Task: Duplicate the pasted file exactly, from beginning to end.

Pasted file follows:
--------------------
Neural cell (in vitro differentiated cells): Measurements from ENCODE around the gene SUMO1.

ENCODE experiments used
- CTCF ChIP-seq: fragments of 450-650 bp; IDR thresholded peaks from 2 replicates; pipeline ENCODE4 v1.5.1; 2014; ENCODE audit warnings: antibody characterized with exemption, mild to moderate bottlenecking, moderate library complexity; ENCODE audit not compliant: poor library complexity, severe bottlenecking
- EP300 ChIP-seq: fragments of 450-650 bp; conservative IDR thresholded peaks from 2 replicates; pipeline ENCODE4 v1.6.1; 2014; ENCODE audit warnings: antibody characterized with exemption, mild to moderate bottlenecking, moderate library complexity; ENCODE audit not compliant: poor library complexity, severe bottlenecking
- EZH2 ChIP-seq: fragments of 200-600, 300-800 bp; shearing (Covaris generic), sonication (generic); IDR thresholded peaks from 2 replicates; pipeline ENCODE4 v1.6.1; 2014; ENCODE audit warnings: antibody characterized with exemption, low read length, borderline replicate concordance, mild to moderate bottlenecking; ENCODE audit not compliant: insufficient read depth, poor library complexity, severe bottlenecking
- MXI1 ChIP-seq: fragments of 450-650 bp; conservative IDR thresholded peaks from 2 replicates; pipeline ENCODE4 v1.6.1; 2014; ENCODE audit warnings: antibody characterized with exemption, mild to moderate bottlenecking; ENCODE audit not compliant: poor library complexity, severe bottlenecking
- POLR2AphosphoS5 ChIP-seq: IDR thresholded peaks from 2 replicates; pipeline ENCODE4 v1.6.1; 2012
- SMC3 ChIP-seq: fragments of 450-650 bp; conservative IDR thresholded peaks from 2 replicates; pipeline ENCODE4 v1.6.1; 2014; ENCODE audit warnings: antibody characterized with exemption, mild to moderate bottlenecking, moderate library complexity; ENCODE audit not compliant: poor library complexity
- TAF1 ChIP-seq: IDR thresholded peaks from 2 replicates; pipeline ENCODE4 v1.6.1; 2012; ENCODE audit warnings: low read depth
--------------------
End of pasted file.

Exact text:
Neural cell (in vitro differentiated cells): Measurements from ENCODE around the gene SUMO1.

ENCODE experiments used
- CTCF ChIP-seq: fragments of 450-650 bp; IDR thresholded peaks from 2 replicates; pipeline ENCODE4 v1.5.1; 2014; ENCODE audit warnings: antibody characterized with exemption, mild to moderate bottlenecking, moderate library complexity; ENCODE audit not compliant: poor library complexity, severe bottlenecking
- EP300 ChIP-seq: fragments of 450-650 bp; conservative IDR thresholded peaks from 2 replicates; pipeline ENCODE4 v1.6.1; 2014; ENCODE audit warnings: antibody characterized with exemption, mild to moderate bottlenecking, moderate library complexity; ENCODE audit not compliant: poor library complexity, severe bottlenecking
- EZH2 ChIP-seq: fragments of 200-600, 300-800 bp; shearing (Covaris generic), sonication (generic); IDR thresholded peaks from 2 replicates; pipeline ENCODE4 v1.6.1; 2014; ENCODE audit warnings: antibody characterized with exemption, low read length, borderline replicate concordance, mild to moderate bottlenecking; ENCODE audit not compliant: insufficient read depth, poor library complexity, severe bottlenecking
- MXI1 ChIP-seq: fragments of 450-650 bp; conservative IDR thresholded peaks from 2 replicates; pipeline ENCODE4 v1.6.1; 2014; ENCODE audit warnings: antibody characterized with exemption, mild to moderate bottlenecking; ENCODE audit not compliant: poor library complexity, severe bottlenecking
- POLR2AphosphoS5 ChIP-seq: IDR thresholded peaks from 2 replicates; pipeline ENCODE4 v1.6.1; 2012
- SMC3 ChIP-seq: fragments of 450-650 bp; conservative IDR thresholded peaks from 2 replicates; pipeline ENCODE4 v1.6.1; 2014; ENCODE audit warnings: antibody characterized with exemption, mild to moderate bottlenecking, moderate library complexity; ENCODE audit not compliant: poor library complexity
- TAF1 ChIP-seq: IDR thresholded peaks from 2 replicates; pipeline ENCODE4 v1.6.1; 2012; ENCODE audit warnings: low read depth